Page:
After hearing her speak on the Beautiful Writers Podcast, I bought Glennon Doyle Melton’s book, Carry On, Warrior: The Power of Embracing Your Messy, Beautiful Life, because I do that, buy books after I hear author’s speak, and then I popped it into the bathroom, because, let’s be honest, that’s what I do with 99% of the non-fiction books that I buy.
Having read a few chapters already, I have to say, this book might actually make it out of the bathroom. But let’s not hold our breath. Because non-fiction.
In any case, after reading the bit (at the very beginning) where Glennon explains how she came to the conclusion that her thing, her way she could give back and help, would be to speak her truth, her whole truth, so that others would hear her words and maybe no longer feel like they were alone, I thought “I do that! I speak my truth online too!”
Patted myself on the back. Smiled a little. And then my smile faltered as I realized… wait, maybe, just maybe I don’t speak my whole truth. Maybe I speak a sanitized version of my truth. Maybe I should grow a pair and try it the Glennon way, the whole unvarnished truth. The kind that resonates with people and helps them on their own journeys.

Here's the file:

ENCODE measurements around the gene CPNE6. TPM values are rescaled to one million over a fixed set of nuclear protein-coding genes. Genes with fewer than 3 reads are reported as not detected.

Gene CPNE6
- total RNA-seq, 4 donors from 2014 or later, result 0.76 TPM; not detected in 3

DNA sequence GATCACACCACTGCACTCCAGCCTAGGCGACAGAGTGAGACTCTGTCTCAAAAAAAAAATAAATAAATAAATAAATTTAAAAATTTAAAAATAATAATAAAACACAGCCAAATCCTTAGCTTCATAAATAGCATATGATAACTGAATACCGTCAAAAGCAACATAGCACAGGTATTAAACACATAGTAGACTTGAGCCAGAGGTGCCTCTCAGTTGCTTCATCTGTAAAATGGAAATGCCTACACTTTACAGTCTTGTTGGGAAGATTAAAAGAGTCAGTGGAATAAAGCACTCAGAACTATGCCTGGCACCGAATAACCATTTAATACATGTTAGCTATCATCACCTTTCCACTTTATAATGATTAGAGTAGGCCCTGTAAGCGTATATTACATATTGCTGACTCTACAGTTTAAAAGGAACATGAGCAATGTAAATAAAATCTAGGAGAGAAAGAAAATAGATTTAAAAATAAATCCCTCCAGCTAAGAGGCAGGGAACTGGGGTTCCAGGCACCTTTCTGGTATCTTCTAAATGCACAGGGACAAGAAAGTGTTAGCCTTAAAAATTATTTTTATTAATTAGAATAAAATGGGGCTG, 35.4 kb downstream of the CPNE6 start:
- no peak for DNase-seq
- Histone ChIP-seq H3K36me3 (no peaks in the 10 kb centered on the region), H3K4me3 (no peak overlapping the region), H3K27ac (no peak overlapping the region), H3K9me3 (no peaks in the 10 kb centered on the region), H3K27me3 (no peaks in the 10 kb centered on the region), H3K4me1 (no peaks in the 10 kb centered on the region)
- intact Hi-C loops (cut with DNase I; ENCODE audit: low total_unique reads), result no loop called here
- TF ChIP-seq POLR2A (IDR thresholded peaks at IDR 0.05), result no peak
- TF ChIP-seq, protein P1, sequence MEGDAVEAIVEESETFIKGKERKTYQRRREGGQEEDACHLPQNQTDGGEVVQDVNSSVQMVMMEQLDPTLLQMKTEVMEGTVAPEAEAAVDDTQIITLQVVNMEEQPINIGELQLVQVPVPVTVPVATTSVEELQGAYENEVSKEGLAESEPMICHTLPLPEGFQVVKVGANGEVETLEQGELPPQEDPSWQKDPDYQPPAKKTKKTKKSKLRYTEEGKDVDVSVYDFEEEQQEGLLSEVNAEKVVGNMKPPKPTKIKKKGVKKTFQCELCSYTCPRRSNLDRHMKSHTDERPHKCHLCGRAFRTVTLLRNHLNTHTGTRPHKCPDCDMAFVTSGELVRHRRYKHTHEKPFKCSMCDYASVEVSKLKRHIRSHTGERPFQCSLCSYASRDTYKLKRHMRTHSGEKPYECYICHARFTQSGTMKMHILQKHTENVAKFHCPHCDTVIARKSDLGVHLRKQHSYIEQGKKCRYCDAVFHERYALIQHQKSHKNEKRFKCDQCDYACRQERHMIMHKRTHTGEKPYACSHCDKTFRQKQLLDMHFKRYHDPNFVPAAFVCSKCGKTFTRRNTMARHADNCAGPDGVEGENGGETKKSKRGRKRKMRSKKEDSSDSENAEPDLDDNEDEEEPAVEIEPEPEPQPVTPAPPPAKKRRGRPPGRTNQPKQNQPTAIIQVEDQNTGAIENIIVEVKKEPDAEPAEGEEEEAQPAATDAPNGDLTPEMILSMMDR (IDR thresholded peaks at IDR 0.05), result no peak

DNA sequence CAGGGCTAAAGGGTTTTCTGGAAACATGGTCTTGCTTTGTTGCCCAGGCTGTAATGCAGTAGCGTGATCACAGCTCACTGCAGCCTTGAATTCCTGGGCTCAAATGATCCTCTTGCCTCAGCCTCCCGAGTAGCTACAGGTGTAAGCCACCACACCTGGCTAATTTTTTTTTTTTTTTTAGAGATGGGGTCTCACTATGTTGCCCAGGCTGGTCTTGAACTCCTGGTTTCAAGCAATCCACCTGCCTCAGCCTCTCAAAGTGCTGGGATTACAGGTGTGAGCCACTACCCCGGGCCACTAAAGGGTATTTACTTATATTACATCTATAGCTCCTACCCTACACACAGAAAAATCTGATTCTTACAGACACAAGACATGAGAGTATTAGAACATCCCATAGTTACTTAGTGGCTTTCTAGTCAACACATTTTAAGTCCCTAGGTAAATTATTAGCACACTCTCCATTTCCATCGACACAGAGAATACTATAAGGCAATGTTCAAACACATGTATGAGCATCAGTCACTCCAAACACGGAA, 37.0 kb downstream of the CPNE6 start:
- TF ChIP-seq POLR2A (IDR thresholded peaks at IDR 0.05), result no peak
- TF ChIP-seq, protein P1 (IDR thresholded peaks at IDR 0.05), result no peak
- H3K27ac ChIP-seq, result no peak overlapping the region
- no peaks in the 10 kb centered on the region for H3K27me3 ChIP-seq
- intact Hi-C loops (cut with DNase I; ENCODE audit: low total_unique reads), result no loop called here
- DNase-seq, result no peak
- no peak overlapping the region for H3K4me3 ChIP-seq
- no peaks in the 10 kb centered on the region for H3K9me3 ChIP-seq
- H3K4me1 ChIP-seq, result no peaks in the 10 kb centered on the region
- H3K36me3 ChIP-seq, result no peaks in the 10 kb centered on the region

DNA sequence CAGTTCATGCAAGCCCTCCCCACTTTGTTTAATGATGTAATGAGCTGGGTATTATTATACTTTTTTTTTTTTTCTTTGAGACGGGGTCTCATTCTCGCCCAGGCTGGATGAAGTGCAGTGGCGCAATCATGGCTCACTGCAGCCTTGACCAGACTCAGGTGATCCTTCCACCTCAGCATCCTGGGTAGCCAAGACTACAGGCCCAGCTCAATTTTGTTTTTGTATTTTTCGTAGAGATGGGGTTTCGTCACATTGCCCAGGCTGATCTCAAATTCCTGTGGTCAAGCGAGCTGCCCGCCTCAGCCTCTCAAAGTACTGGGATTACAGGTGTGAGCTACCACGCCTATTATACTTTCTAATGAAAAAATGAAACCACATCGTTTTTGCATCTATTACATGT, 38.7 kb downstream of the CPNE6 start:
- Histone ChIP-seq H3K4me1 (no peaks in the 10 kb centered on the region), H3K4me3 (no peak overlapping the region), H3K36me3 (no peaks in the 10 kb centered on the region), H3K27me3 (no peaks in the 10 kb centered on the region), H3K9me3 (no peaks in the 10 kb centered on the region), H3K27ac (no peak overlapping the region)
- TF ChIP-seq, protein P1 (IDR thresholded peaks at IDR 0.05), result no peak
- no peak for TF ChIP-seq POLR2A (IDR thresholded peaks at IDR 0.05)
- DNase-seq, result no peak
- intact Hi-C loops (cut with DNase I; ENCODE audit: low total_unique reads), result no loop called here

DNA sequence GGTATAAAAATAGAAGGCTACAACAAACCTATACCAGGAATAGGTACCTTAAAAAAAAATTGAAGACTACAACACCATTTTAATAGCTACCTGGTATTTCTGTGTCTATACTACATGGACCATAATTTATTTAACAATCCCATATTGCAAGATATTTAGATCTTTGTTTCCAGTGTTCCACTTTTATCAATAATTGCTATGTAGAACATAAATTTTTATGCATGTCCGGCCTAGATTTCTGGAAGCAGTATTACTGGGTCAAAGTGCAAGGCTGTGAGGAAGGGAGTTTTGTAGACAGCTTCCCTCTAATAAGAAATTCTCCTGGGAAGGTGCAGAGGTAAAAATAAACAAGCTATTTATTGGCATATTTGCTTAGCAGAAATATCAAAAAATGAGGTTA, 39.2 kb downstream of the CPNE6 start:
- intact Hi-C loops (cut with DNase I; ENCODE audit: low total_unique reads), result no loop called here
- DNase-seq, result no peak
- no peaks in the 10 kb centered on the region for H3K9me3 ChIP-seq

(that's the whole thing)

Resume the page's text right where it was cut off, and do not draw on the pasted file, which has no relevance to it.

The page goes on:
So I sat down and I opened my journal, because I’m a chickenshit and I had to see if maybe I had the guts to write my truth somewhere hidden before I could maybe share it here, this truth that has been sitting heavy in my gut for weeks now.
I have to say, it flowed easier than anticipated.
So here is my truth.
I am 40 years old and I don’t know who I am.
I know I’m a mother, a sister, a daughter a friend.
I know I write, though I struggle with defining that part of myself.
I know I love to watch TV and read stories. The more fantastic the better.
I know I love to help people, to guide them and advise them.
But, at the core, I genuinely don’t know who I am.
I have no strong convictions, nothing I believe in passionately.
I struggle with my weight, and have done so my whole life, but only because others have told me I should be concerned about being overweight.
I am a rule follower because it has always been expected of me, not because I’m convinced it’s the right thing to do.
I am 40 years old and I have always done what my family, my society, my community expects of me.
I am 40 years old and I don’t really know who I am. Nor do I have a clue about figuring it out.